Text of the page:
Jordan's PM: Relations with Israel Dependent on PA Peace
The relations between Israel and Jordan are directly related to the relations between Israel and the Palestinian Authority, according to Jordan’s Prime Minister Abdullah Nsur.
Nsur spoke to the Ma’ariv daily newspaper during the meeting of the World Economic Forum in Jordan this week. In the interview, which was published Friday, he said, "Any improvement or deterioration in the relations between the countries is directly affected by the Palestinian issue and the possibility of a resumption of the talks between the two sides.
"We see the situation around us and the developments that occur before our eyes, and they only strengthen the belief that the peace process is the key to regional stability,” Nsur told the newspaper. “King Abdullah, U.S. envoy John Kerry and other international groups are working hard to promote the issue.
"If progress is made,” he added, “and there will be positive results on issues related to negotiations, Israel will instantly improve its relations with all Middle Eastern countries. I repeat again - the issue of talks between Israel and the Palestinians is the central issue which affects the relationship between Israel and Jordan.”
Nsur referred to the Jordanian parliament recent unanimous demand that the government expel Israeli Ambassador Daniel Nevo over an incident at the Temple Mount.
The demand was made after Israeli police questioned and released Jerusalem's most senior Muslim cleric for suspected involvement in throwing chairs at a group of Jews on the Temple Mount.
Nsur said that while the lower house of the Jordanian parliament’s resolution was a democratic one, it is not the body that makes decisions in Jordan.
"Parliament's decision is a democratic decision, and we treat it that way,” he told Ma’ariv. “The Israeli Knesset, as well, has made harsh statements in the past on many issues, including the relationship between Israel and Jordan and the Israeli-Palestinian conflict. This is democracy and this is its price."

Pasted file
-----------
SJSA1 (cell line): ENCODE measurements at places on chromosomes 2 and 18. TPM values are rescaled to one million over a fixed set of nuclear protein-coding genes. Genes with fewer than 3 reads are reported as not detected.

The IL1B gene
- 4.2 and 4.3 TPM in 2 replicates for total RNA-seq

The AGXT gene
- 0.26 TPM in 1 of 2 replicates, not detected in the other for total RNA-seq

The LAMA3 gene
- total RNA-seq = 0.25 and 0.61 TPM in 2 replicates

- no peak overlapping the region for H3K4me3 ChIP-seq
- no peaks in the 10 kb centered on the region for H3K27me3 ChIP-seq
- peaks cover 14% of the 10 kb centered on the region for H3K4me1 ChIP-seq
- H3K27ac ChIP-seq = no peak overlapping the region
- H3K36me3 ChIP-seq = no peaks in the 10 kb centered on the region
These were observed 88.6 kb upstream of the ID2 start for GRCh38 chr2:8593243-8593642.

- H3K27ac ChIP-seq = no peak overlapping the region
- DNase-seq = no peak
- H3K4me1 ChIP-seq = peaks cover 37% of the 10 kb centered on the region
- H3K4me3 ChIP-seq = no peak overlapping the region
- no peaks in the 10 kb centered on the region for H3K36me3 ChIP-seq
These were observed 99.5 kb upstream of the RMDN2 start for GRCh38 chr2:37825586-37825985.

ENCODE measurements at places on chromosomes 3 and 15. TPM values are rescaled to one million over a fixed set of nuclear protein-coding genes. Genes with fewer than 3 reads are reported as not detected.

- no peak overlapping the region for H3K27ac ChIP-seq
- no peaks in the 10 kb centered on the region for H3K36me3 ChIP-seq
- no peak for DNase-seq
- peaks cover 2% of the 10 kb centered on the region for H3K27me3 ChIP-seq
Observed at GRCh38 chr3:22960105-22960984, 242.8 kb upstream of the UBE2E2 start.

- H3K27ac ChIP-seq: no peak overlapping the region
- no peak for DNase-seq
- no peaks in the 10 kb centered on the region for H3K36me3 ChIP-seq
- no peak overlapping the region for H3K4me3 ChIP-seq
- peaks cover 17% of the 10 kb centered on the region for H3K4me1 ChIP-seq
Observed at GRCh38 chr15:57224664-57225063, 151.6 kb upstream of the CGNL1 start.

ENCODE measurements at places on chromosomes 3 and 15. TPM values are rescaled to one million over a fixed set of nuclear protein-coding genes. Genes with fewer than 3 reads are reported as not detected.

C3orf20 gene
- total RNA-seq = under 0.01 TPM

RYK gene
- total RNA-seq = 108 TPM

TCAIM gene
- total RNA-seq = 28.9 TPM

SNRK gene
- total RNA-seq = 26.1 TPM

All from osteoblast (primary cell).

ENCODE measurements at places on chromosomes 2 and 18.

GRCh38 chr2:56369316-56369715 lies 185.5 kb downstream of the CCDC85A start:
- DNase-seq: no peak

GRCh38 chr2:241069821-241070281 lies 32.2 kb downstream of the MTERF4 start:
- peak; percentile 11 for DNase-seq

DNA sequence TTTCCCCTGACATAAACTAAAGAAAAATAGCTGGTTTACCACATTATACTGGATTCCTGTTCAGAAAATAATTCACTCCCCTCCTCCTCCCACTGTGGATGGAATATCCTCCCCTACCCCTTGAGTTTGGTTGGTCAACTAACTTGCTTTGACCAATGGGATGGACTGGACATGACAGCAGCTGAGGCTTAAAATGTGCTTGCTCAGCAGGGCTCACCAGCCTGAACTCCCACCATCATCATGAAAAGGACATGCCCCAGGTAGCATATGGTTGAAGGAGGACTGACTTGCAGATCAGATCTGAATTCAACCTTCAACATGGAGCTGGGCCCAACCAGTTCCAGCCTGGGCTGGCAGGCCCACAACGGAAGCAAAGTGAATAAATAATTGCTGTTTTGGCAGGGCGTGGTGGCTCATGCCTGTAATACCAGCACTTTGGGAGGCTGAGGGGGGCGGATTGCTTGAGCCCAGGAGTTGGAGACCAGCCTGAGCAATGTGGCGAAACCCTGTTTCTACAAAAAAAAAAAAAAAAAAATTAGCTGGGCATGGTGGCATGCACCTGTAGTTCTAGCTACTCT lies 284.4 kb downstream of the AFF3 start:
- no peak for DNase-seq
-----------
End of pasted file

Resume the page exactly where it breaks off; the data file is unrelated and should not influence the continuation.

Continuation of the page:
At the same time, added Nsur, “The members of the Jordanian parliament have their perspective and their opinions. In contrast, members of the government have their own opinion. Ultimately they are at a higher level of decision making, and have the constitutional legitimacy to make decisions about operational moves, whether to expel an ambassador or recall an ambassador and whether to sever ties between countries or not.”
He called on Israel, however, not to discount the parliament resolution.
"The decision of the Jordanian parliament should be taken seriously,” said Nsur. “We took serious steps after the incidents at the Al-Aqsa Mosque, we summoned the Israeli ambassador and we sent Israel a message that it must act responsibly with regard to the holy places of Islam.
"Jordan made an historic decision and took upon itself the responsibility for Islam's holy places. Israel cannot hurt these holy places and not expect a strong reaction from the Jordanian side."
Despite all this, said Nsur, the relationship between Israel and Jordan remains stable.
"There are mutual relations on a variety of issues, whether economic or political, in order to resume talks with the Palestinians,” he said. “We hope this economic forum will be able to advance the issue to some extent."
(Arutz Sheva’s North American Desk is keeping you updated until the start of Shabbat in New York. The time posted automatically on all Arutz Sheva articles, however, is Israeli time.)